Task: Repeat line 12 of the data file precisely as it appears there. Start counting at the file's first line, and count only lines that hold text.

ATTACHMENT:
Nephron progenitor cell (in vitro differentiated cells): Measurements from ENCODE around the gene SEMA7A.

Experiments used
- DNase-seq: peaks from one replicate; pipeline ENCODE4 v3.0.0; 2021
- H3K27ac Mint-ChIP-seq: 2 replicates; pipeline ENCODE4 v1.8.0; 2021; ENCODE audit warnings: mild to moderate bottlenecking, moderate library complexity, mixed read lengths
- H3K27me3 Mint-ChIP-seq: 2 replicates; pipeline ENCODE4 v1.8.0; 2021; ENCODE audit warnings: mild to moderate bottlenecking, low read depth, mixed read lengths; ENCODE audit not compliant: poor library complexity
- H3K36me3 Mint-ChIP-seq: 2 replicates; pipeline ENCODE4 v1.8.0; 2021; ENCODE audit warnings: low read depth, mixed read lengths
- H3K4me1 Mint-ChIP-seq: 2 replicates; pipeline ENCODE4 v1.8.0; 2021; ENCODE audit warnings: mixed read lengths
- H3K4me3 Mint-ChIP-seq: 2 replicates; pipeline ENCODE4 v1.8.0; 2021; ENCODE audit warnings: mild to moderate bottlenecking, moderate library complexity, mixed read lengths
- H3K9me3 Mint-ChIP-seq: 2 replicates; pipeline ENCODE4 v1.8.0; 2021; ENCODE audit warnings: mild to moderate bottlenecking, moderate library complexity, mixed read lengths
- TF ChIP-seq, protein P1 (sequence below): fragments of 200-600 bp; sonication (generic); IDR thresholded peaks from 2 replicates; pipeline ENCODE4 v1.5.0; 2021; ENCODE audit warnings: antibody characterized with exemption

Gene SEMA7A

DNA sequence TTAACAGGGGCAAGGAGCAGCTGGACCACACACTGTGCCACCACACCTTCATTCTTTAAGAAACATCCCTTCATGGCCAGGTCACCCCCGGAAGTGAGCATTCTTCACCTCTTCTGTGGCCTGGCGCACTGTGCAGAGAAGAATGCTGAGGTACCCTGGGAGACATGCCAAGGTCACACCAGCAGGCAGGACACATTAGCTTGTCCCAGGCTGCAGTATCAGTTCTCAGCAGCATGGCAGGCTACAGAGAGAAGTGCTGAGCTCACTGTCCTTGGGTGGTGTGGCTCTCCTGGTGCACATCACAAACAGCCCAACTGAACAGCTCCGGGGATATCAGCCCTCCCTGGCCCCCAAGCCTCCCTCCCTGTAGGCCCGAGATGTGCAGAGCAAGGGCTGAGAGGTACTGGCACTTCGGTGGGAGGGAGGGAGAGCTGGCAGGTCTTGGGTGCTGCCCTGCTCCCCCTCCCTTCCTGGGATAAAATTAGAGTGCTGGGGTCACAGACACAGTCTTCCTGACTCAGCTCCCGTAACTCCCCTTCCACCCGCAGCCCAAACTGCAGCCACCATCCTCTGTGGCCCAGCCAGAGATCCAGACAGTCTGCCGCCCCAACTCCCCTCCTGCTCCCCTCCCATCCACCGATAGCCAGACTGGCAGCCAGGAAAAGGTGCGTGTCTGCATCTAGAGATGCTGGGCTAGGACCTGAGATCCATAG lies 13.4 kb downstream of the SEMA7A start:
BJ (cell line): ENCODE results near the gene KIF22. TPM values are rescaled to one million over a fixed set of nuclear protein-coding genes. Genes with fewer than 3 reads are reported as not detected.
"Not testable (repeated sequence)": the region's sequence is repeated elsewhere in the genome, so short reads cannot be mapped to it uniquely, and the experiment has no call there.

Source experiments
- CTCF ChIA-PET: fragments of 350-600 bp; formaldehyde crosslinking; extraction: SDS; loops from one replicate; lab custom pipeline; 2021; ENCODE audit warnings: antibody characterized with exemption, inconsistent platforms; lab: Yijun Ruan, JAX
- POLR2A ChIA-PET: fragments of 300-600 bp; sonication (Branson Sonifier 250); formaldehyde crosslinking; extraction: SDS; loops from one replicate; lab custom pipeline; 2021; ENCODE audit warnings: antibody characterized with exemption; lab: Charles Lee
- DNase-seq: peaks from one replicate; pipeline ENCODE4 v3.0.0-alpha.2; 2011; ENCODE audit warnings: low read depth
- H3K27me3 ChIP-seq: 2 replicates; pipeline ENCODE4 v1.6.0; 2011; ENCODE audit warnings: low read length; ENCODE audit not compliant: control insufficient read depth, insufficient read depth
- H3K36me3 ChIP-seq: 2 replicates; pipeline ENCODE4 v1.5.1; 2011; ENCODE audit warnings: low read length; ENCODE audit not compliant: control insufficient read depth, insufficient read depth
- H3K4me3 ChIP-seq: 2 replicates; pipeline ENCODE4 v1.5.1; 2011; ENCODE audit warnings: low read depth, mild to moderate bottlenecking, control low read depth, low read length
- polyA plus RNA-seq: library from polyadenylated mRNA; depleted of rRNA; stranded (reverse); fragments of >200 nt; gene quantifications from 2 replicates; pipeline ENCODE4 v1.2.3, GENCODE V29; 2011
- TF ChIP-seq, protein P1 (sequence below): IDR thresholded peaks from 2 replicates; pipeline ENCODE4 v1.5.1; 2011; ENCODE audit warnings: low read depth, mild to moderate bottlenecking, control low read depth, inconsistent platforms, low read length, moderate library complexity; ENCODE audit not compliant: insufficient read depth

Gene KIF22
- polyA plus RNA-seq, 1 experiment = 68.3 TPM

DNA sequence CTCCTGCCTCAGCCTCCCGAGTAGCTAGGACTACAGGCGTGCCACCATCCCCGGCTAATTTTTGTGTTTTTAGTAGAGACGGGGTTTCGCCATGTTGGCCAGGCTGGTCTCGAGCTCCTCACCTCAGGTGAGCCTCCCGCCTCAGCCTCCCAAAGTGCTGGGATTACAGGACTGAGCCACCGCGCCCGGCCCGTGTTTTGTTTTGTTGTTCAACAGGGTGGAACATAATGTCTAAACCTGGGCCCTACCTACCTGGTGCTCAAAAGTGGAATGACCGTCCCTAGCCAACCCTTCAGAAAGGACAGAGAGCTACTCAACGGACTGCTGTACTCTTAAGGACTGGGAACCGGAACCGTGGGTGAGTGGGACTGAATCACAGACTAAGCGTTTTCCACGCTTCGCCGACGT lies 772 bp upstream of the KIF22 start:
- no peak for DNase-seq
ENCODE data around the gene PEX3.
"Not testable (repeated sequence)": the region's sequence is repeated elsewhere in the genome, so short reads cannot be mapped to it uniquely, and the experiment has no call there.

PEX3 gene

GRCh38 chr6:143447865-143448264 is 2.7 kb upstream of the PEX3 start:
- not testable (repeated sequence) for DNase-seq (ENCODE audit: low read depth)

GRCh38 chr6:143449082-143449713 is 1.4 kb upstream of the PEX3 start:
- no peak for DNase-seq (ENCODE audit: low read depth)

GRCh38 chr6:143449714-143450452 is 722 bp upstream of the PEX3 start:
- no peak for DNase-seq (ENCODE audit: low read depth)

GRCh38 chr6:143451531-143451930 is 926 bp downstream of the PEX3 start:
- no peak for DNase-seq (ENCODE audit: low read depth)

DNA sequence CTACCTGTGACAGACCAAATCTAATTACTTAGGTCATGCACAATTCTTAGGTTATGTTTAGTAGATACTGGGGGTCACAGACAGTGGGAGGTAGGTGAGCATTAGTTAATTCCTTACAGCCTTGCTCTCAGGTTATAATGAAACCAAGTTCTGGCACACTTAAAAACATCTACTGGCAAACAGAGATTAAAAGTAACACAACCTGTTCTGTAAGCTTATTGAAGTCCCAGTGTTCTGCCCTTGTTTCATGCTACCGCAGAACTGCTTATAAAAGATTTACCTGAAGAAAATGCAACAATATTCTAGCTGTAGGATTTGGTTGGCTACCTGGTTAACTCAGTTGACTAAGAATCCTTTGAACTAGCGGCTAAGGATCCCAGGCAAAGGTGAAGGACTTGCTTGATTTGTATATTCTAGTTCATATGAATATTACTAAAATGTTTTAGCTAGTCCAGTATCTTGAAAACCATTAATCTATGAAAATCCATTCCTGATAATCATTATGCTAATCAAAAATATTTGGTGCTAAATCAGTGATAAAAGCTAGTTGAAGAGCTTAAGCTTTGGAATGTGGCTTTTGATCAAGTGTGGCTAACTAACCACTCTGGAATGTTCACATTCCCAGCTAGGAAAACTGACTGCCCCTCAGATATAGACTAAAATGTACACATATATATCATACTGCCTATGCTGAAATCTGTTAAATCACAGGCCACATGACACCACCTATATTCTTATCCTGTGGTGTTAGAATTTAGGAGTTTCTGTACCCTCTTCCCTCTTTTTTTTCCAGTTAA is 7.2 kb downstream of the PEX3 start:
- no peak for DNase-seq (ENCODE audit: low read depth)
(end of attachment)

DNA sequence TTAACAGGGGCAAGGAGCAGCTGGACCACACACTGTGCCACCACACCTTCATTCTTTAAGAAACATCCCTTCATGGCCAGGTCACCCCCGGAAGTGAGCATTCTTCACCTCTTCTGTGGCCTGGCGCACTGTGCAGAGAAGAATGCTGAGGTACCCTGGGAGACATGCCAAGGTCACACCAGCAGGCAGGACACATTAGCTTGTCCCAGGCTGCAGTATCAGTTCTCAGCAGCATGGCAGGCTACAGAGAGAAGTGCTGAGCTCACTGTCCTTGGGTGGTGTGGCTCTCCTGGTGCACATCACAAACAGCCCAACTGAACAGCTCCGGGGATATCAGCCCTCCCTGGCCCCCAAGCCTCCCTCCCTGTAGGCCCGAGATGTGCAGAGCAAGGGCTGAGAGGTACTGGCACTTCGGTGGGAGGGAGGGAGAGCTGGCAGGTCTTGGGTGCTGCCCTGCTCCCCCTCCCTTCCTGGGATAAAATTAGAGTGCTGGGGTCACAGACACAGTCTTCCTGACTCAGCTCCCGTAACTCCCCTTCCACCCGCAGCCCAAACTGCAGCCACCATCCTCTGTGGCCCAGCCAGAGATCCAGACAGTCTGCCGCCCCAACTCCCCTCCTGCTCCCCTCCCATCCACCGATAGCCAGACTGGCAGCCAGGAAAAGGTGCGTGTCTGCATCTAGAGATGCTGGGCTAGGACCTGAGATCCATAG lies 13.4 kb downstream of the SEMA7A start: